He believes his career as an architect and professor of environmental design had a major impact on his writing. “When you work in a field that is primarily visual, it changes you,” he says. It forced him to look at problems from several different vantage points. As a result, he now has “lots of different telescopes in his head,” which help him create disparate characters and their individual voices.
Another boon to his writing, says Juster, is the fact that he was born with synesthesia, a neurological phenomenon that causes multiple senses to get activated at the same time. Synesthetes often feel as if they are hearing colors, touching sounds or tasting shapes. Scientists believe it is as if wires are getting crossed in the brain. Juster did not realize he had this syndrome until well into adulthood, but he recognizes that The Phantom Tollbooth is littered with sensory transpositions. One of the most memorable passages demonstrating this rich, metaphorical writing is a series of sunrises that Milo creates by conducting hundreds of musicians in a symphony of color that lights up the morning sky.
“It is so liberating as a way of thinking. It is a sort of projector into new ways to understand. It is the kind of handicap that is an absolute positive in your life,” says the author of his sensory perceptions.
Juster also credits his father, who emigrated from Romania at the age of 6, with passing on a love of puns and wordplay that have become a hallmark of his books. According to the author, his father injected humorous, linguistic twists into everything he said. Juster found it annoying for the longest time. ‘Then after a while, I realized, hey, I understand this now and I can do it,” he says.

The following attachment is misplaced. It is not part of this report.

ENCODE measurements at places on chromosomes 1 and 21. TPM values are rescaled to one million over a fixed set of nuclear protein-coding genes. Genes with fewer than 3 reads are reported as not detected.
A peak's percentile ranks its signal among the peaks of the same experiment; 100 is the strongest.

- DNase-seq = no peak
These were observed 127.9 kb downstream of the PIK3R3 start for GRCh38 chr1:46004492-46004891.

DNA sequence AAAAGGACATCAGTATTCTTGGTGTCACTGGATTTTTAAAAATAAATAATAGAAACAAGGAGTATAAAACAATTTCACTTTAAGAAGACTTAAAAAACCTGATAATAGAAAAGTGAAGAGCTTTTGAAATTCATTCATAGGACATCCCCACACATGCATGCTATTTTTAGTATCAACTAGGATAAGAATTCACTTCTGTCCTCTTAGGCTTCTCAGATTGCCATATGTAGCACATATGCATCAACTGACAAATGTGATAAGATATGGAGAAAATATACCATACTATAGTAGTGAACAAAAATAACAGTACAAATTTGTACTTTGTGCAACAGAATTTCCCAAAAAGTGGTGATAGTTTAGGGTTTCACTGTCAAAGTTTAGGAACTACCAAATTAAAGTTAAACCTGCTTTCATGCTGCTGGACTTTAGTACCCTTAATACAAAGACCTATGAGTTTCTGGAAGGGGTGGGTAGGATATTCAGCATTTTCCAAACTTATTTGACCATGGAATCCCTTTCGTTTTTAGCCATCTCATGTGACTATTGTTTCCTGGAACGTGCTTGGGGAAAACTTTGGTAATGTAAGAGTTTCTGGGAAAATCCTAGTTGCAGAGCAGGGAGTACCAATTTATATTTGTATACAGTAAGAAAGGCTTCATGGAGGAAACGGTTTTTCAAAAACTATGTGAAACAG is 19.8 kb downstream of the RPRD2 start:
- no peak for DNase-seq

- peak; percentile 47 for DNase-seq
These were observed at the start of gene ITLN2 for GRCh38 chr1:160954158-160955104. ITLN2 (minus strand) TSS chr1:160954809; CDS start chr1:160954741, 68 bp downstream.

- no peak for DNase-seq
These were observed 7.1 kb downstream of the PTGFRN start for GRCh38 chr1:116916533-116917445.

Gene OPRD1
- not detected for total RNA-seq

Juster’s writing has delighted generations of fans from all over the world as The Phantom Tollbooth has been translated into nearly 30 languages. He is always humbled and thrilled when readers tell him that his books have changed their lives. One of his goals has always been to give his readers a “wider world to occupy.”
“People tell me how they can now do things that they couldn’t do, or think about things that they couldn’t think about in a way before,” he adds.
Juster understands from personal experience that childhood can be lonely and frightening and that “boredom can be damaging if you let it get the best of you.” Beginning with The Phantom Tollbooth, the author has tried to show kids how to maneuver out of the Doldrums, a place where there is nothing to do and nothing gets done.
“I was trying to get kids to understand how creatively, and how imaginatively they can look at things and the difference it would make in their lives,” he explains. For many grateful readers over the last five decades, Norton Juster has succeeded in banishing boredom, and in so doing, widening their worlds.
Author and architect Juster Norton spoke July 12 at a Smithsonian Associate program in Washington, D.C. highlighting the enduring legacy of his children’s fantasy classic, The Phantom Tollbooth. The program featured the documentary film, The Phantom Tollbooth: Beyond Expectations, which explores the longtime friendship between Juster and the book’s illustrator Jules Feiffer and chronicles how the iconic tale was created. Grammy-winning singer-storyteller Bill Harley, who wrote “Milo’s Tune” inspired by the main character in the book, also appeared.